City leaders eyeing post office property for potential expansion of City Hall

The lease agreement between Johnson City and the United States Postal Service for the city-owned building at 530 E. Main Street is set to expire on Aug. 30. The post office located on that property will relocate as the city explores uses for the property. Photo by Dave Ongie

By Dave Ongie, Managing Editor

The combination of population growth in Johnson City and an expiring lease on a city-owned building across the street from the Johnson City Municipal and Safety Building will soon lead to the relocation of the post office at 530 E. Main Street.

Johnson City Assistant City Manager Randy Trivette told the News & Neighbor last Wednesday that a longstanding lease agreement between the city and the United States Postal Service is set to expire on Aug. 30, and the city has notified the Postal Service that it does not intend to renew the lease. Trivette added that an architect has been hired to do a needs assessment of the city’s administrative office space in order to determine whether construction of a new building at 530 E. Main Street might be in order to accommodate growth in several departments.

“We feel like 20 years from now, the city population could well be over 100,000, and with that growth, it requires more people (in city government),” Trivette said. It’s not like we’re trying to grow government. The city grows, and government has got to grow with it or we’re going to get left behind.”

City leaders first reached out to the United States Postal Service in August of 2021 to convey the city’s intention not to renew the lease, which has been in place since 1973. Trivette said the Postal Service did not respond until December of 2022 when the USPS expressed its desire to sit down and talk about redoing the lease. By that point, city leaders had already made a firm decision to look for a higher purpose for the property.

Trivette said the city is currently helping the USPS relocate the post office, adding that the city would prefer the new location to be in south Johnson City.

“We’ve had our economic development director (Alicia Summers) showing them spaces we know are empty or available for lease,” he said.

Meanwhile, the USPS has requested an extension beyond Aug. 30 in order to find a new location and complete the transition to the new facility while following federally mandated guidelines for notifying the public of the pending move.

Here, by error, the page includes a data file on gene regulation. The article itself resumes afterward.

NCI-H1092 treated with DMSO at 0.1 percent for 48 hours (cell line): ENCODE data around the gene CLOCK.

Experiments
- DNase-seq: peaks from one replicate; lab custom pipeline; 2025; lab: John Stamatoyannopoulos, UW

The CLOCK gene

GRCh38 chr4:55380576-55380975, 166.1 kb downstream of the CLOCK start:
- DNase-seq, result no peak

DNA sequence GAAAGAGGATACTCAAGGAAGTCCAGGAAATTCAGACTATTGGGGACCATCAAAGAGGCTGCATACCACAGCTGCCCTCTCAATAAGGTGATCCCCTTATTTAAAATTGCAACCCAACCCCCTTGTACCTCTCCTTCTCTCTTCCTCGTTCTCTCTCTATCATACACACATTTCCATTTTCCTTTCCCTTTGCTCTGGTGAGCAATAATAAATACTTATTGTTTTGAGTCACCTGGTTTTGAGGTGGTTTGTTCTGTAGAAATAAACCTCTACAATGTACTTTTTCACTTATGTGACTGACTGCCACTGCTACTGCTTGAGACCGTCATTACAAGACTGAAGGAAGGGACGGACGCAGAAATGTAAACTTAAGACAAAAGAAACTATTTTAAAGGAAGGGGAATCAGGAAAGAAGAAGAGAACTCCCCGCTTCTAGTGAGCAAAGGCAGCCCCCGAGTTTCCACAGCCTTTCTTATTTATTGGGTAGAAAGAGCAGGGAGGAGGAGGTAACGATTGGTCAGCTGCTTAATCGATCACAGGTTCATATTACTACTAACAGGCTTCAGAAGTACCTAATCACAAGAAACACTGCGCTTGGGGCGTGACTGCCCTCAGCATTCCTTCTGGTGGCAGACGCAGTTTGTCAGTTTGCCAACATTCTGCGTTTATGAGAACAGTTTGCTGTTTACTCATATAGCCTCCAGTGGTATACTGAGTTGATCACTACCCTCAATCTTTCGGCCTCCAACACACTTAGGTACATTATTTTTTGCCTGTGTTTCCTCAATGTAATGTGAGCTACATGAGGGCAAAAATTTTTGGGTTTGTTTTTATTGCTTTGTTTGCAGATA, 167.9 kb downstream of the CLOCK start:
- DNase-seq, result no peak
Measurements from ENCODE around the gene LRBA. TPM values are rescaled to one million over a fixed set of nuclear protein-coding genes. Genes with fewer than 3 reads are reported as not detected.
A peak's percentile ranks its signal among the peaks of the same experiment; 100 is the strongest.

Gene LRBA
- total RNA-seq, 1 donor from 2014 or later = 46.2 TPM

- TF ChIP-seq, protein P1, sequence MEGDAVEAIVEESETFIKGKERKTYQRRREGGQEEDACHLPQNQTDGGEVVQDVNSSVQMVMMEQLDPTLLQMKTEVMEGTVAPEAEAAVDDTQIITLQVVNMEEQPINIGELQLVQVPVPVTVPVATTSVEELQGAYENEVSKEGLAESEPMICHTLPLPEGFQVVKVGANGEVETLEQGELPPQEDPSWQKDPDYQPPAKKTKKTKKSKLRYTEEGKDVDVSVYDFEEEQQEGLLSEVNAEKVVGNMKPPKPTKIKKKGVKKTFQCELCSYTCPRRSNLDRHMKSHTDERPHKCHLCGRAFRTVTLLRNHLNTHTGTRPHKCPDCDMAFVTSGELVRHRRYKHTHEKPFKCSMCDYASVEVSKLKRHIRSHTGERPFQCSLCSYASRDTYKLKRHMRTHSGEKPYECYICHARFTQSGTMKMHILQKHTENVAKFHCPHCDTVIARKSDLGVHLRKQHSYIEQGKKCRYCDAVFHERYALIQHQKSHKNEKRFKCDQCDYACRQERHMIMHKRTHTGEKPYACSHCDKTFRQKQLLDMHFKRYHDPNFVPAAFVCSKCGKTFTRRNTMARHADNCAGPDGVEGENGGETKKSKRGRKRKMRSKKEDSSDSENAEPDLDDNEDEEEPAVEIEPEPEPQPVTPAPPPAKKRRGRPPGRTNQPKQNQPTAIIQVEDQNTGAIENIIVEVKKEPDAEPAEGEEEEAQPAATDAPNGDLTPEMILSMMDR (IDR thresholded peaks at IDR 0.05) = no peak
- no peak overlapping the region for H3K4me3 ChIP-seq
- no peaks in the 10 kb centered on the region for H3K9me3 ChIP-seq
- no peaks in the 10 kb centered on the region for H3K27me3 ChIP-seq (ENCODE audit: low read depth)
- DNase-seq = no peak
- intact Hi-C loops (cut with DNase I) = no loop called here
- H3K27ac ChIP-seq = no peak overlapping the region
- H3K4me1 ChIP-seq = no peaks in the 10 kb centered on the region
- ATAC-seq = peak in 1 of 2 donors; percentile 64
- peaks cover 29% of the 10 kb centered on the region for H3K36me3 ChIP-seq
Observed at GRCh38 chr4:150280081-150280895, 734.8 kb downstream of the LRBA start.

Evelina Ramiriez of USPS Corporate Communications provided the News & Neighbor with the following statement: “As an integral part of the communities we serve, the U.S. Postal Service strives every day to provide excellent service to our valued customers. The Postal Service is continuing to actively explore viable options for another location, and customers will be notified, per our established guidelines, as the process evolves. We continue to offer the services our customers want and need at this location.”

Trivette said city attorneys are currently drafting a month-to-month agreement between the city and the USPS designed to take effect beyond Aug. 30. He said the agreement will have to be approved by the USPS as well as the City Commission.

In terms of future plans for the property at 530 E. Main Street, Trivette said the current building will not be suitable for office space due to its design and age.

“It would be more cost-effective to tear that building down and start from scratch, but that’s a good piece of property,” he said.

While the current Municipal and Safety Building is up to code and complies with the Americans with Disabilities Act (ADA), Trivette said a building across the street could greatly improve access for citizens looking to pay their water or tax bills or attend a City Commission meeting. Trivette added that lines routinely stretch outside the current building during peak tax season.

“We’d like to make a better administration facility where the commission chambers are on the first floor,” he said.

The most recent city budget included an increased investment in public safety, which includes money to hire additional personnel in the police department and increase storage space. As a result, Trivette says the current Municipal and Safety Building could serve as the footprint for community safety if a new building is constructed across the street.

“What we would really like to do is maintain this as a public safety building,” he said. “We’d also look at moving the fire department’s administrative staff here. Their administrative offices are currently housed at Keystone.”

In addition to the police and fire departments, Trivette said the building codes and building inspection departments could remain in the current building while other departments such as purchasing, communications and marketing as well as cashiers who handle bill payments could all move across the street into a building that is more accessible to the public.

Of course, the needs assessment will need to be completed and presented to the City Commission before any decisions are made about the potential construction project.

“To get something to solve this problem is probably five or six years down the road, but it pays to start planning ahead of time so you don’t overlook anything and nothing falls through the cracks,” Trivette said.


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